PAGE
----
He added: “I think all three of us are very excited for that day, so that we can start to heal properly and enjoy our future.

“I think Noah has actually probably found this the toughest to deal with.

“He’s felt quite helpless, whereas both Freddie and I have been kept busy with the medical appointments.”

He added: “We’re looking forward to a bit of normality in the future, though.”

Since Freddie’s diagnosis, friends have also set up a Go Fund Me page, to help Jamie pay for some exciting experiences for him to look forward to.

He said: “I was quite overwhelmed by the fundraising page, as I’m not one to ask for help, but Freddie really deserves some fun after what have been a horrible couple of years – both the boys do.”

He added: “Freddie loves wrestling and is obsessed with WWE right now, so we went to see it in Birmingham a few weeks ago.

“It will be nice to create some happy memories with the boys and continue to plan outings like this in the future.”

And Jamie hopes that through Freddie’s blog they can show people that positive things come out of a bad situation.

Jamie says that being a parent of a child with cancer can be a very isolating experience. (Collect/PA Real Life)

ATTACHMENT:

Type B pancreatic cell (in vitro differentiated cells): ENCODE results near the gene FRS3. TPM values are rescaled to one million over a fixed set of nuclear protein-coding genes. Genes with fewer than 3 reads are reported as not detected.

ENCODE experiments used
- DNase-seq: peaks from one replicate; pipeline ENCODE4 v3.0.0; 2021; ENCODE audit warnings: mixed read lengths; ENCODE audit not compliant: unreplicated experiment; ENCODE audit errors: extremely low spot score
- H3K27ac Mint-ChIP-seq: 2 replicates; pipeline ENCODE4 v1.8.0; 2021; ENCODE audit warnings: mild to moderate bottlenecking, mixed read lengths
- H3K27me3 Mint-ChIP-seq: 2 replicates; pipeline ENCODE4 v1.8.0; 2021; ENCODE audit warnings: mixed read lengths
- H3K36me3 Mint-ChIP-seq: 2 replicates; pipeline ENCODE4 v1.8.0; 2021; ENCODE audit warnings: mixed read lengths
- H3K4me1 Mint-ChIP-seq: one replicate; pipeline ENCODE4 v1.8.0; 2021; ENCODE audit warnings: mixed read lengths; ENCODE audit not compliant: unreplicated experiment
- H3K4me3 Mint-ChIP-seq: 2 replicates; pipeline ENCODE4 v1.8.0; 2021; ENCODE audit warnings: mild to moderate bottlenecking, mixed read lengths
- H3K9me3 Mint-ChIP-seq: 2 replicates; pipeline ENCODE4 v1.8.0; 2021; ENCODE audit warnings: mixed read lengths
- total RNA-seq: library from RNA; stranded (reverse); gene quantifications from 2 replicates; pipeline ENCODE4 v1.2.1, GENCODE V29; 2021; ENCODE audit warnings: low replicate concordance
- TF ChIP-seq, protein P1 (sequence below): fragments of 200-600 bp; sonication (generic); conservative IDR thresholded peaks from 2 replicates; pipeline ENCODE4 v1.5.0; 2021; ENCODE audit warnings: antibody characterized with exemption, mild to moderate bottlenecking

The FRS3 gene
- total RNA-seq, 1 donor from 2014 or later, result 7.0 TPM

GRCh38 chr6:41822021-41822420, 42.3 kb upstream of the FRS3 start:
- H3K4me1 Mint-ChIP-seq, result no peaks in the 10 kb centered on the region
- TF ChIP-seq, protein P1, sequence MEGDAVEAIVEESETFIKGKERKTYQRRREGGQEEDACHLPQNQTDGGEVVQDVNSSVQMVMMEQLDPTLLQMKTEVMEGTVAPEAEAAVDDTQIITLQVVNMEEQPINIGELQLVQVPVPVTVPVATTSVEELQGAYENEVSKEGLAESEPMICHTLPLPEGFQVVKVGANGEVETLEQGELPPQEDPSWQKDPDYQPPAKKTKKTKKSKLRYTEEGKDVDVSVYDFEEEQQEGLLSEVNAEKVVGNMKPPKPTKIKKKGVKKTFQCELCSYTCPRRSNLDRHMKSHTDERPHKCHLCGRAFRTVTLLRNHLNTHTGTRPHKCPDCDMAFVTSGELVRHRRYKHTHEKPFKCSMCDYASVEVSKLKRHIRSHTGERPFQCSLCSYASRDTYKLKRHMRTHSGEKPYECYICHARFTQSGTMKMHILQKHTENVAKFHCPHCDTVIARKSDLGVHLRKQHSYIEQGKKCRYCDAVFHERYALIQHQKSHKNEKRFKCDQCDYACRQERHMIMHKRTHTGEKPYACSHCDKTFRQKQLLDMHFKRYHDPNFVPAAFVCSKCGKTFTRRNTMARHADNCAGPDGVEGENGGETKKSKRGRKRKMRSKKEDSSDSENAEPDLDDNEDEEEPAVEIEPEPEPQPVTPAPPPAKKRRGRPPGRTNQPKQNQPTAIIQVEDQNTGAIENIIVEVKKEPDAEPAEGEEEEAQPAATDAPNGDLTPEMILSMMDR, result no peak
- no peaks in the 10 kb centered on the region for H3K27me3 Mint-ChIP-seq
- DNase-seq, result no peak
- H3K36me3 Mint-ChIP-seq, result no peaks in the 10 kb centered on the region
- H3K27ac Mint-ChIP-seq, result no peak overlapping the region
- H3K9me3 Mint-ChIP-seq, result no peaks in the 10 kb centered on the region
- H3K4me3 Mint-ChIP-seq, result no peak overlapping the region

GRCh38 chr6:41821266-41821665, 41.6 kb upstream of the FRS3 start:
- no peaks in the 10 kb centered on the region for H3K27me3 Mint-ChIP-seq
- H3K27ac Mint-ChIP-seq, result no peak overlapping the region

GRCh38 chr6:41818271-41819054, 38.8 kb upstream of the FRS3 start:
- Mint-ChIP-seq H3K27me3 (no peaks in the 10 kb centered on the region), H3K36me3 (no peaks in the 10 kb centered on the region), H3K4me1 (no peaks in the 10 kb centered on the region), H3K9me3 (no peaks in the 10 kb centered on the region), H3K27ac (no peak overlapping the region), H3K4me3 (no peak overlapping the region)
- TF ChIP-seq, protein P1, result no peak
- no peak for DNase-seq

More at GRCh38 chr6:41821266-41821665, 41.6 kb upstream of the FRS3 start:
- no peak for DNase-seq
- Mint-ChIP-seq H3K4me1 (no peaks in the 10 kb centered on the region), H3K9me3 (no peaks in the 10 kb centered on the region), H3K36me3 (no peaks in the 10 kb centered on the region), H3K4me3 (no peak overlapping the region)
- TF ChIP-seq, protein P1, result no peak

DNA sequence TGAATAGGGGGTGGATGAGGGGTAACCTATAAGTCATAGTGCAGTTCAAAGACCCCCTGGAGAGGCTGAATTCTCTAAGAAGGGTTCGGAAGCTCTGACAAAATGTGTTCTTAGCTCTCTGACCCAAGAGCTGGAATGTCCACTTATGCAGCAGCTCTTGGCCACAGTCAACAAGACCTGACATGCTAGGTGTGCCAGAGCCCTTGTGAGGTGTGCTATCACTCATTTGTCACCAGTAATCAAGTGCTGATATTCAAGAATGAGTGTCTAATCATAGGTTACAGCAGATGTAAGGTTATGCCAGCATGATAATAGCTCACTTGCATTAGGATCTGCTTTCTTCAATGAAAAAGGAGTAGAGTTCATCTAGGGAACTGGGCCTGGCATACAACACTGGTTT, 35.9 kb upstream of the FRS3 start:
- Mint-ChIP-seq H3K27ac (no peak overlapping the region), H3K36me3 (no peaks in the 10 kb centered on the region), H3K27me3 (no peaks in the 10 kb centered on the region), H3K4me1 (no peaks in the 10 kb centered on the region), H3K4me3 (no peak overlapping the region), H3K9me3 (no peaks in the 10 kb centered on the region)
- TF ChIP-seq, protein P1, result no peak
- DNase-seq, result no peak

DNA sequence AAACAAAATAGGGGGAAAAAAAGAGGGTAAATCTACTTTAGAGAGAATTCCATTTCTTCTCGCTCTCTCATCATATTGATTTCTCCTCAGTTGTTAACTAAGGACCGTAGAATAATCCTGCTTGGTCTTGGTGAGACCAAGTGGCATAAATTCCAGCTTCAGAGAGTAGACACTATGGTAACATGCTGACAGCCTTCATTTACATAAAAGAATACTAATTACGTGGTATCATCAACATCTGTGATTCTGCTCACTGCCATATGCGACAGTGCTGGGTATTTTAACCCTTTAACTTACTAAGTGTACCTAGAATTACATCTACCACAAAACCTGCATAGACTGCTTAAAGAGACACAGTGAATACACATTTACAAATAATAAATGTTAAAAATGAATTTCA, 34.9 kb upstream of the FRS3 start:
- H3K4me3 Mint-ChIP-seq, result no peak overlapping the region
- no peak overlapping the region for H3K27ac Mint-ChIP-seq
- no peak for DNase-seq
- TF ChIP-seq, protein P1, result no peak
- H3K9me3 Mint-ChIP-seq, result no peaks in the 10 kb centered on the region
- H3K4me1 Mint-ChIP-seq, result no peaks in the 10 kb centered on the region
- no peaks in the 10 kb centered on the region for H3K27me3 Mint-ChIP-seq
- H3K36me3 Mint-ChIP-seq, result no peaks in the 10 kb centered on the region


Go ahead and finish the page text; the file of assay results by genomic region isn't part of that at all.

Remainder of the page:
Jamie says that being a parent of a child with cancer can be a very isolating experience. (Collect/PA Real Life)

He said: “Finding out your child has cancer is every parent’s worst nightmare come true.

“It’s completely devastating, but I want to get across to people that life doesn’t just stop when you receive that diagnosis. It’s not all bad.

“We’ve had some fun times in hospital, laughing and spending time together as a family, both when Emma was a patient and now with Freddie. You have to make the most of what you have and you have to find a way to keep going.”

He added: “Being a parent of a child with cancer can be a very isolating experience, but it doesn’t have to be either. There is a community of people in the same situation online.

“Emma left such a positive legacy with her blog and I’m proud that we can carry that on now with Freddie’s.”

For Freddie’s blog, visit: www.facebook.com/Fight-Said-Fred-147182874129679

To donate to Freddie’s Go Fund Me page, visit: www.gofundme.com/f/raise-money-for-freddie